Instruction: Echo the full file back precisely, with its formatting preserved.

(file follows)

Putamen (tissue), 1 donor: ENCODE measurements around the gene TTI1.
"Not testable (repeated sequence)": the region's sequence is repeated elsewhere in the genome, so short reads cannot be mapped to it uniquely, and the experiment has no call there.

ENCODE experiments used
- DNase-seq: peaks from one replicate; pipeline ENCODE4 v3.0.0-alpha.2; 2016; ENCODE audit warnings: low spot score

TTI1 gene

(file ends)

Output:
Putamen (tissue), 1 donor: ENCODE measurements around the gene TTI1.
"Not testable (repeated sequence)": the region's sequence is repeated elsewhere in the genome, so short reads cannot be mapped to it uniquely, and the experiment has no call there.

ENCODE experiments used
- DNase-seq: peaks from one replicate; pipeline ENCODE4 v3.0.0-alpha.2; 2016; ENCODE audit warnings: low spot score

TTI1 gene